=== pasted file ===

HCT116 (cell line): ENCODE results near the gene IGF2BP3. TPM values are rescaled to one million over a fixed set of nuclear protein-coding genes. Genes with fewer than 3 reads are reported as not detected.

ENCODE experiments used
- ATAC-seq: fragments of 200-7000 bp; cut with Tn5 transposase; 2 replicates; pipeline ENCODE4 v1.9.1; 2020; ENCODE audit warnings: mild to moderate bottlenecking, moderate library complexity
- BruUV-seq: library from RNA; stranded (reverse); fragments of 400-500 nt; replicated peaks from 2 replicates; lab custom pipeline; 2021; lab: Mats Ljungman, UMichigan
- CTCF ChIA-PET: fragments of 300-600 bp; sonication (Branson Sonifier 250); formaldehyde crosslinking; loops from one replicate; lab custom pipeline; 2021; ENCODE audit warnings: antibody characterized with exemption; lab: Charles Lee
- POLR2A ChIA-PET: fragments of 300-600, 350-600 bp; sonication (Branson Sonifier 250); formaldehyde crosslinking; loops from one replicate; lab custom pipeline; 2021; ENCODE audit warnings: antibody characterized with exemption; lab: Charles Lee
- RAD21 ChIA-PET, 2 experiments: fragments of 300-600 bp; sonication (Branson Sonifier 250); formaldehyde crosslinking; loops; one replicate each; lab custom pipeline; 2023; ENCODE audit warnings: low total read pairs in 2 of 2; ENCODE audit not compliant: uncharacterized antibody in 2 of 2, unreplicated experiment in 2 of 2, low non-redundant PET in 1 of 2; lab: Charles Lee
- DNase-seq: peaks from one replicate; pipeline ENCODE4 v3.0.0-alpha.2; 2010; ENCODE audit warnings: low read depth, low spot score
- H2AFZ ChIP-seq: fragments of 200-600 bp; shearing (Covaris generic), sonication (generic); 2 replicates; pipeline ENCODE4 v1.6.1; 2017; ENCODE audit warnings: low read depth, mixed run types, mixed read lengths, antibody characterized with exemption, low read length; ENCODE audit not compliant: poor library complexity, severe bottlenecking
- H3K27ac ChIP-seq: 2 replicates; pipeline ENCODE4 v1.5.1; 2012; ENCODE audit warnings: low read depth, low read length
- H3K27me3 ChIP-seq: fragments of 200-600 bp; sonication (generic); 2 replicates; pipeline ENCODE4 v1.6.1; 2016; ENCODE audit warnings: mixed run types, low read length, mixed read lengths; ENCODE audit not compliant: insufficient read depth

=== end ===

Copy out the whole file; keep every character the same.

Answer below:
HCT116 (cell line): ENCODE results near the gene IGF2BP3. TPM values are rescaled to one million over a fixed set of nuclear protein-coding genes. Genes with fewer than 3 reads are reported as not detected.

ENCODE experiments used
- ATAC-seq: fragments of 200-7000 bp; cut with Tn5 transposase; 2 replicates; pipeline ENCODE4 v1.9.1; 2020; ENCODE audit warnings: mild to moderate bottlenecking, moderate library complexity
- BruUV-seq: library from RNA; stranded (reverse); fragments of 400-500 nt; replicated peaks from 2 replicates; lab custom pipeline; 2021; lab: Mats Ljungman, UMichigan
- CTCF ChIA-PET: fragments of 300-600 bp; sonication (Branson Sonifier 250); formaldehyde crosslinking; loops from one replicate; lab custom pipeline; 2021; ENCODE audit warnings: antibody characterized with exemption; lab: Charles Lee
- POLR2A ChIA-PET: fragments of 300-600, 350-600 bp; sonication (Branson Sonifier 250); formaldehyde crosslinking; loops from one replicate; lab custom pipeline; 2021; ENCODE audit warnings: antibody characterized with exemption; lab: Charles Lee
- RAD21 ChIA-PET, 2 experiments: fragments of 300-600 bp; sonication (Branson Sonifier 250); formaldehyde crosslinking; loops; one replicate each; lab custom pipeline; 2023; ENCODE audit warnings: low total read pairs in 2 of 2; ENCODE audit not compliant: uncharacterized antibody in 2 of 2, unreplicated experiment in 2 of 2, low non-redundant PET in 1 of 2; lab: Charles Lee
- DNase-seq: peaks from one replicate; pipeline ENCODE4 v3.0.0-alpha.2; 2010; ENCODE audit warnings: low read depth, low spot score
- H2AFZ ChIP-seq: fragments of 200-600 bp; shearing (Covaris generic), sonication (generic); 2 replicates; pipeline ENCODE4 v1.6.1; 2017; ENCODE audit warnings: low read depth, mixed run types, mixed read lengths, antibody characterized with exemption, low read length; ENCODE audit not compliant: poor library complexity, severe bottlenecking
- H3K27ac ChIP-seq: 2 replicates; pipeline ENCODE4 v1.5.1; 2012; ENCODE audit warnings: low read depth, low read length
- H3K27me3 ChIP-seq: fragments of 200-600 bp; sonication (generic); 2 replicates; pipeline ENCODE4 v1.6.1; 2016; ENCODE audit warnings: mixed run types, low read length, mixed read lengths; ENCODE audit not compliant: insufficient read depth